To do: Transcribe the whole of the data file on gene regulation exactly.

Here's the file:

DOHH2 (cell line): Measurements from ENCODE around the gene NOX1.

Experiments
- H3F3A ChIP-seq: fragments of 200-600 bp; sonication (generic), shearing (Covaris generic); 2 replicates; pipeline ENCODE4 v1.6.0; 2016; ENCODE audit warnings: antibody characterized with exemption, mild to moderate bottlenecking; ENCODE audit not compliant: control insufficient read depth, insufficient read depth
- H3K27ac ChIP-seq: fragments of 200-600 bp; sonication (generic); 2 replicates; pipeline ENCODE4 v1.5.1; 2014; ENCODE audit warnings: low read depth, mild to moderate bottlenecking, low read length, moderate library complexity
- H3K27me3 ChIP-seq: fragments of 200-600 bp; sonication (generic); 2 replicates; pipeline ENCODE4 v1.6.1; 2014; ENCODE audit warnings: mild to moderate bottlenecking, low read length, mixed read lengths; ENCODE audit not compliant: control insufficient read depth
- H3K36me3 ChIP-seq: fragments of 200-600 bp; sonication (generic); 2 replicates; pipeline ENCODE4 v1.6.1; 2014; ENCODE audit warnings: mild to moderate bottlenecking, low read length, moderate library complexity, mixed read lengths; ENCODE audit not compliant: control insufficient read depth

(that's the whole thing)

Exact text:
DOHH2 (cell line): Measurements from ENCODE around the gene NOX1.

Experiments
- H3F3A ChIP-seq: fragments of 200-600 bp; sonication (generic), shearing (Covaris generic); 2 replicates; pipeline ENCODE4 v1.6.0; 2016; ENCODE audit warnings: antibody characterized with exemption, mild to moderate bottlenecking; ENCODE audit not compliant: control insufficient read depth, insufficient read depth
- H3K27ac ChIP-seq: fragments of 200-600 bp; sonication (generic); 2 replicates; pipeline ENCODE4 v1.5.1; 2014; ENCODE audit warnings: low read depth, mild to moderate bottlenecking, low read length, moderate library complexity
- H3K27me3 ChIP-seq: fragments of 200-600 bp; sonication (generic); 2 replicates; pipeline ENCODE4 v1.6.1; 2014; ENCODE audit warnings: mild to moderate bottlenecking, low read length, mixed read lengths; ENCODE audit not compliant: control insufficient read depth
- H3K36me3 ChIP-seq: fragments of 200-600 bp; sonication (generic); 2 replicates; pipeline ENCODE4 v1.6.1; 2014; ENCODE audit warnings: mild to moderate bottlenecking, low read length, moderate library complexity, mixed read lengths; ENCODE audit not compliant: control insufficient read depth